The Elsir Project
Role of the Chairperson in keeping the Social Contract
The Chair Person
As described in the tenets, the chairperson is responsible for the order and focus of the gaming group. The chairperson asks players what their character is doing, and makes sure that everyone gets equal chance to contribute. This is the same role as a chairperson would play in any meeting; directing the social aspect of the group. Even in the closest group of friends a player may still need to step in gently every now and then to keep the game on track.
In this game, the chairperson keeps the group focused by applying and reminding players of the tenants. He is the keeper of the social contract, that the group has agreed upon the game, its direction, style, and who is assigned what role. For example, he might remind others that another player has a right to make decisions for his characters as long as they don’t break the social contract, such as, sabotaging another story with their own.
The social contract is defined as the agreement of all players they wish to participate in the game. Ron Edwards and authors at “The Forge” define it as “all interactions and relationships among the role-playing group, including emotional connections, logistic arrangements, and expectations.” Because the group of players are in agreement on what they are trying to accomplish, they are bound by that contract. When one fails to meet up to their part of the contract, then a disagreement is the result and the game cannot go on (i.e. "I’m taking my dice home.)
In a traditional role playing game (i.e Dungeons and Dragons), the Chairperson is by default is the Game master who designates player’s turns, moves the group along to new agenda (encounters), and brings order to the group. The Game Master as chairperson is also responsible for facilitating so that all voices are heard and have equal time if appropriate (at least in very inclusive games). Many games break down if the Game Master is unable to have his group focus on the game itself; in which case the Social contract is broken.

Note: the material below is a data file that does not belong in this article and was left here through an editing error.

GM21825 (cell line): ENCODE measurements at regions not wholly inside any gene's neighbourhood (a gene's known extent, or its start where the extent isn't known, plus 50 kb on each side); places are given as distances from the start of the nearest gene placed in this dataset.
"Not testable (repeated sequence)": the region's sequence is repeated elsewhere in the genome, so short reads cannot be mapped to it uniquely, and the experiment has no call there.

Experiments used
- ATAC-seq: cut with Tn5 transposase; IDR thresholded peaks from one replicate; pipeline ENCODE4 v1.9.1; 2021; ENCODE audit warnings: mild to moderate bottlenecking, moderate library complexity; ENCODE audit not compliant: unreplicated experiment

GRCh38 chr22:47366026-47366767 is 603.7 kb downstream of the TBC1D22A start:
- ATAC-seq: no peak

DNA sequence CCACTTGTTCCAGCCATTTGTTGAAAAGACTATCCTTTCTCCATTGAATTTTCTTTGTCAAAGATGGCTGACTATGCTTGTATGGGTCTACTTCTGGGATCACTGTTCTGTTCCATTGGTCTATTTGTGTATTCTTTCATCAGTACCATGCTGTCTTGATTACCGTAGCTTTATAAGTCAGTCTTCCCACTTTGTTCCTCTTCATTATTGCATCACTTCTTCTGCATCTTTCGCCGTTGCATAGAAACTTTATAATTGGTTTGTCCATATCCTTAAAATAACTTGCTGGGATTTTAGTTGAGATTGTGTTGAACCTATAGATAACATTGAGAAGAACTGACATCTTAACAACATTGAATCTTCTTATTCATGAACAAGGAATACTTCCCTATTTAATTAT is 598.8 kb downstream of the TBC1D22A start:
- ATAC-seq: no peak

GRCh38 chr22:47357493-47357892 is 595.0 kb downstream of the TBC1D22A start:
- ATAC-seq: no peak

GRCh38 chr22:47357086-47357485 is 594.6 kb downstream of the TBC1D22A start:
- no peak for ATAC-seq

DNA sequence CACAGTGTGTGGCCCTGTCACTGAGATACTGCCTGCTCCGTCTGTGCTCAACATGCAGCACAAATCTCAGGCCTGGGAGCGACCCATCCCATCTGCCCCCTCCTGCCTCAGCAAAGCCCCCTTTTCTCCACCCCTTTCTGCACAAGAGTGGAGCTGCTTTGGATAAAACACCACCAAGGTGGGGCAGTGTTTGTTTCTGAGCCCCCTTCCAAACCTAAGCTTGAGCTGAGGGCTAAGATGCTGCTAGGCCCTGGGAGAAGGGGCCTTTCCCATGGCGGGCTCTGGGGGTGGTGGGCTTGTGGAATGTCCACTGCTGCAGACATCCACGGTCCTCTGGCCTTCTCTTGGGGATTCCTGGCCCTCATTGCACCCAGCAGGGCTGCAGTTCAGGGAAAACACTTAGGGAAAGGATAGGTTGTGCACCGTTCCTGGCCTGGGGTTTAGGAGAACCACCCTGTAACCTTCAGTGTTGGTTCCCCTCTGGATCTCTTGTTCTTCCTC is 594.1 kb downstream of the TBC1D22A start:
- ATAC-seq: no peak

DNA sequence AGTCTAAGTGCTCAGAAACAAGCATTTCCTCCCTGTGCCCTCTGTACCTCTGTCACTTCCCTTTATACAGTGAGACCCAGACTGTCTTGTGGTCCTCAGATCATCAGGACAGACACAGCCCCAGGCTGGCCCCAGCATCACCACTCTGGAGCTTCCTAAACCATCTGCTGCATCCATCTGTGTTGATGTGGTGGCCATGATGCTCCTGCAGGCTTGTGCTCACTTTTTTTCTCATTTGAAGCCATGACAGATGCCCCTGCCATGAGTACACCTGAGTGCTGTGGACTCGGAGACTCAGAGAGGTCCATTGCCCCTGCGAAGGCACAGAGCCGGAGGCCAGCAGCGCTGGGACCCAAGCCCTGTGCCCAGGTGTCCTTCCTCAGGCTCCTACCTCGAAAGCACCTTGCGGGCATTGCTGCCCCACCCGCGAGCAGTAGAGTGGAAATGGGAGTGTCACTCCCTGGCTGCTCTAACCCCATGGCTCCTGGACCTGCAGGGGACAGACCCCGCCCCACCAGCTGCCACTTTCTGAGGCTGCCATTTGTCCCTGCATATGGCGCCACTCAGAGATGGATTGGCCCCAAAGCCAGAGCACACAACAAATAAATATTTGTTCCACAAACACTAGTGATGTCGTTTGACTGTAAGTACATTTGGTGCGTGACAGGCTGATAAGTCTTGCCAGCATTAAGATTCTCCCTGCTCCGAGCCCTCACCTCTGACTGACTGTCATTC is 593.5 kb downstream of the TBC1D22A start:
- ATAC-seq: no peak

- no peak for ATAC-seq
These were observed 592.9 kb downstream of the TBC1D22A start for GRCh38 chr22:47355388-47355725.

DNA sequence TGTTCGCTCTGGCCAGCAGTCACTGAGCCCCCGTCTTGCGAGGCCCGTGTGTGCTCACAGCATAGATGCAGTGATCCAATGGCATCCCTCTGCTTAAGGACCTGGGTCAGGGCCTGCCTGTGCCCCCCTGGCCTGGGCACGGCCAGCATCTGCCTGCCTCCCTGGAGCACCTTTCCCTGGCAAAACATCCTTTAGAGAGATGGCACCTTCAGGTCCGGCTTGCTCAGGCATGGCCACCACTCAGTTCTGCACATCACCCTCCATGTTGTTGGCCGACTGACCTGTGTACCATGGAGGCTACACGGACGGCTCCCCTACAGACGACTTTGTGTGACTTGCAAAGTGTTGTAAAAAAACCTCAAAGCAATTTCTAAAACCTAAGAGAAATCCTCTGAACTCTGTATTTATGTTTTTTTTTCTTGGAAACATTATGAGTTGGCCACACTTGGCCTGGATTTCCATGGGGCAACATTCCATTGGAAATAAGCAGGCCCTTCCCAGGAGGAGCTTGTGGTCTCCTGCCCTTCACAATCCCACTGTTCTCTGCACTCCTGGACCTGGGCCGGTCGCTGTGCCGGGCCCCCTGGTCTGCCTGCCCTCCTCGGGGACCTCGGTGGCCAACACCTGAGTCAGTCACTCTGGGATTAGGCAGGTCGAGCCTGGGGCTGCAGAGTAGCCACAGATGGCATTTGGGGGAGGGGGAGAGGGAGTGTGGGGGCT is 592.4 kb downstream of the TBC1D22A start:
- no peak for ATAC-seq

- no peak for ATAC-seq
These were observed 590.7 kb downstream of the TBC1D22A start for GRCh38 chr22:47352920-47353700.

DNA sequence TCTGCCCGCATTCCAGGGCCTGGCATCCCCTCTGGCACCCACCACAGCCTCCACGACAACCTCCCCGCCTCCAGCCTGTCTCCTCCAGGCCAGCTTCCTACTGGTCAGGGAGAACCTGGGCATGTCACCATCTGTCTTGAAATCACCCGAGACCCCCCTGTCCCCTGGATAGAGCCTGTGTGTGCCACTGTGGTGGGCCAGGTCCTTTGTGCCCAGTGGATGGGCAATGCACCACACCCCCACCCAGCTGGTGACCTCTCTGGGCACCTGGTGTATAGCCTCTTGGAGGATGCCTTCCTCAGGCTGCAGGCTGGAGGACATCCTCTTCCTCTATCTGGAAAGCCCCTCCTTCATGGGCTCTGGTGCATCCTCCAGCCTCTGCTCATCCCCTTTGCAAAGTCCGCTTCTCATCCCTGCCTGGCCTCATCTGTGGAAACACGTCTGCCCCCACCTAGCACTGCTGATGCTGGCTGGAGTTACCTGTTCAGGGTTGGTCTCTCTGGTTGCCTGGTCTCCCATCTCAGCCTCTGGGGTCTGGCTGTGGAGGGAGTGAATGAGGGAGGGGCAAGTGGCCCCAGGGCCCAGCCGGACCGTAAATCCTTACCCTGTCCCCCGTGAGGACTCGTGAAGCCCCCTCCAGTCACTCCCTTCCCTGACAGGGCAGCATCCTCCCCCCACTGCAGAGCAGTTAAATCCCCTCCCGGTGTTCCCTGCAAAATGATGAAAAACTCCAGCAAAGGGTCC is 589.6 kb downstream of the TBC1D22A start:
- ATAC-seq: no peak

The players themselves are also bound by this contract by 1) respecting the Game masters authority 2) respecting the other players 3) following the established rules of the game, and 4) participation. When a player fails to follow these conditions, the game is disrupted, much like an a person in a meeting who talks out of turn, does not listen to the agenda, or begins to start another meeting while the main meeting is in order (needless to say, in the business world, such a person would not be invited to future meetings, let alone keep their job). In any case, the social contract expectations on players requires a level of maturity.
Chairperson’s Role in the Elsir Project
At first glance, it may seem the Chairperson’s role is not a very important or expectant job. Indeed, a clearly organized group of dedicated players need not a chairperson to facilitate in most games. However, at the beginning, and as new players are introduced, their job is essential on creating the fair and balance use of the games free forming mechanic. The Chairperson is constantly making sure the game is civil, allows for all players to participate and is enjoyable. In addition, the Chairperson should develop techniques in order to facilitate the game seamlessly through gently reminders or through role-playing even among good friends.